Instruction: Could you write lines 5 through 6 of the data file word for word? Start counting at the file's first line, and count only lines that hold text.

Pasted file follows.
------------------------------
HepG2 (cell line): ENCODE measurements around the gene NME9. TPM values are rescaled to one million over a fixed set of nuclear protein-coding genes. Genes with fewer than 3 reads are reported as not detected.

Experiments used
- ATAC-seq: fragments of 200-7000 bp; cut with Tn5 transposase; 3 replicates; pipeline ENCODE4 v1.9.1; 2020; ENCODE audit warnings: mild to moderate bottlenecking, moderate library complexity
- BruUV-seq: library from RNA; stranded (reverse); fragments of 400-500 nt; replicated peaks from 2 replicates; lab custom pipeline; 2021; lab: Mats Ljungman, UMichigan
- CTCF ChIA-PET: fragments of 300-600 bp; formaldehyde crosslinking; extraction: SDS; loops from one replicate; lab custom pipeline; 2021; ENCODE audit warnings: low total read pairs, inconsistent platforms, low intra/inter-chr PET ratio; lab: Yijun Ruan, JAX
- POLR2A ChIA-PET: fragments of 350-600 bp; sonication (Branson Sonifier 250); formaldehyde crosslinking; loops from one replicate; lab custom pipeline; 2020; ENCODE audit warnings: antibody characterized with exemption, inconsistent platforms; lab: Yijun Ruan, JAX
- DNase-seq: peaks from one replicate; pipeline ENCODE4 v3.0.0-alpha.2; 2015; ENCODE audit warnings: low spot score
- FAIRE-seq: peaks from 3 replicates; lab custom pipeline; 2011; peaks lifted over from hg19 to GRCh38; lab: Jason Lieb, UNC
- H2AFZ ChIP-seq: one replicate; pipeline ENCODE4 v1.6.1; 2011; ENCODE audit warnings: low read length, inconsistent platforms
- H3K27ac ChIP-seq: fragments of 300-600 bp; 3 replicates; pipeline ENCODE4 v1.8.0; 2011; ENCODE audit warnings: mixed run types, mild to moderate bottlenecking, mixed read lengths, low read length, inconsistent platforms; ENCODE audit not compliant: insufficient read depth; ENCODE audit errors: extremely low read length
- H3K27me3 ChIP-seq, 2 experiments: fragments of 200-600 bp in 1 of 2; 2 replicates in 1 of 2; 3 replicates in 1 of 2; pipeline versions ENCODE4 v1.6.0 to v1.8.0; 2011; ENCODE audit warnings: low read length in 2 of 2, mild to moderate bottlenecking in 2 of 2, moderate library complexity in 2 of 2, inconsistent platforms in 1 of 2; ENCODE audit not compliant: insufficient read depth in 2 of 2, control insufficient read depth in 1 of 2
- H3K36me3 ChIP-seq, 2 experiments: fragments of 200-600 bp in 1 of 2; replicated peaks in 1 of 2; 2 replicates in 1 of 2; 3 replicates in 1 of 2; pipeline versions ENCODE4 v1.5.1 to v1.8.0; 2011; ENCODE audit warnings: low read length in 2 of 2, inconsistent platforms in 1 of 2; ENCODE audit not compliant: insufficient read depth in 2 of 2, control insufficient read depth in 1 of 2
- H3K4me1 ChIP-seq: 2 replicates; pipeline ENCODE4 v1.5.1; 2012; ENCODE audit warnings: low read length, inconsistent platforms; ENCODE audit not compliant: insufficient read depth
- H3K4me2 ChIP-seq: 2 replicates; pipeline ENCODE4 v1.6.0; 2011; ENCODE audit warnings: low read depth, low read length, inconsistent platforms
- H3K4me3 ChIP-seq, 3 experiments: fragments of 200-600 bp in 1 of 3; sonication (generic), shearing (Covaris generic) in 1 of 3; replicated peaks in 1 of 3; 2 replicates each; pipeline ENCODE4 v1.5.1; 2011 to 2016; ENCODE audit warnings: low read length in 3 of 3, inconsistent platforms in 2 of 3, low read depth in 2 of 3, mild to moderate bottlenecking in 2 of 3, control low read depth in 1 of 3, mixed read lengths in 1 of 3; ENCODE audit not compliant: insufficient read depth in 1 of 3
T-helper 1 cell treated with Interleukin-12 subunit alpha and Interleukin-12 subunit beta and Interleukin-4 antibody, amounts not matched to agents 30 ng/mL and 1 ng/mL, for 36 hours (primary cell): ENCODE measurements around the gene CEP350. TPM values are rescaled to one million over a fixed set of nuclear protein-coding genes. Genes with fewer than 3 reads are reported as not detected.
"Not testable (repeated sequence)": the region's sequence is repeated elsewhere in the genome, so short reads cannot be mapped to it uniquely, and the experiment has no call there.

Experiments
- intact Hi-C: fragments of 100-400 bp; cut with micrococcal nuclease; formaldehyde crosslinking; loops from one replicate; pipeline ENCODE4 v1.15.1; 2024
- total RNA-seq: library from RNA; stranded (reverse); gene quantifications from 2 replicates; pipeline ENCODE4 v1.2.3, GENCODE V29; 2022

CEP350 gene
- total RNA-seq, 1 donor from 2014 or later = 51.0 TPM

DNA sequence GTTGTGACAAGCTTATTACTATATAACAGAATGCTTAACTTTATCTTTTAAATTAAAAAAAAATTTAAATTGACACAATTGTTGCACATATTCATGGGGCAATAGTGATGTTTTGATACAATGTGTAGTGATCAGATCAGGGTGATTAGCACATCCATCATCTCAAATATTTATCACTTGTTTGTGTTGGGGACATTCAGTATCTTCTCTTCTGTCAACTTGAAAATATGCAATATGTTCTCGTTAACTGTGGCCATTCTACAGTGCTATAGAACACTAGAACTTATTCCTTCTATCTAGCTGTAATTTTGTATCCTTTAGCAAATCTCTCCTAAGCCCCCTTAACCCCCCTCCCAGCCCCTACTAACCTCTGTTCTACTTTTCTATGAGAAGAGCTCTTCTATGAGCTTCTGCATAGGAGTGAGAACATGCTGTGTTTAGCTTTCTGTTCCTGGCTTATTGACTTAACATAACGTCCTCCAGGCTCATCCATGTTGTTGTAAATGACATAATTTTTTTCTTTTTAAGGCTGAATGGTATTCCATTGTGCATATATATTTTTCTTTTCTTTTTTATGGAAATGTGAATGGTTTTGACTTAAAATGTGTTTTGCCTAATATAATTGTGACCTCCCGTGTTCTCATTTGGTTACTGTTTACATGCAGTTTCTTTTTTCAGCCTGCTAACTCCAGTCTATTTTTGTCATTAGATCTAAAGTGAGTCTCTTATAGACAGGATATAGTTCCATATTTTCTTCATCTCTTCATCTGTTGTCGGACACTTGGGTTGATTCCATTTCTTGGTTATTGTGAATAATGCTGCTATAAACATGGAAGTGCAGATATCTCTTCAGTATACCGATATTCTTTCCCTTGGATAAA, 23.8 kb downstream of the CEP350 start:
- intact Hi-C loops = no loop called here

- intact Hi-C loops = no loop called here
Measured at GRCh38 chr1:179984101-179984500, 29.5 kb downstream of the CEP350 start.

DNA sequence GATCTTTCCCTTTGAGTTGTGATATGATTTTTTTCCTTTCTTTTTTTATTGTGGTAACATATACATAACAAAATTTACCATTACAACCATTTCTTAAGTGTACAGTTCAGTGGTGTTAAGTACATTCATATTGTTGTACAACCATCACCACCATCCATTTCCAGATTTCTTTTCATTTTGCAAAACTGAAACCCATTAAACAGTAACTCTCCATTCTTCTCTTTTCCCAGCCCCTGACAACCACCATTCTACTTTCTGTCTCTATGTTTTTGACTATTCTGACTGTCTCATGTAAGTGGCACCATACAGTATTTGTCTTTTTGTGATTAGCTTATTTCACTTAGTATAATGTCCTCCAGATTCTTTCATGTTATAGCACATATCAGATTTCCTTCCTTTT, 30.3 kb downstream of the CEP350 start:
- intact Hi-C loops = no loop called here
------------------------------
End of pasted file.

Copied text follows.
- CTCF ChIA-PET: fragments of 300-600 bp; formaldehyde crosslinking; extraction: SDS; loops from one replicate; lab custom pipeline; 2021; ENCODE audit warnings: low total read pairs, inconsistent platforms, low intra/inter-chr PET ratio; lab: Yijun Ruan, JAX
- POLR2A ChIA-PET: fragments of 350-600 bp; sonication (Branson Sonifier 250); formaldehyde crosslinking; loops from one replicate; lab custom pipeline; 2020; ENCODE audit warnings: antibody characterized with exemption, inconsistent platforms; lab: Yijun Ruan, JAX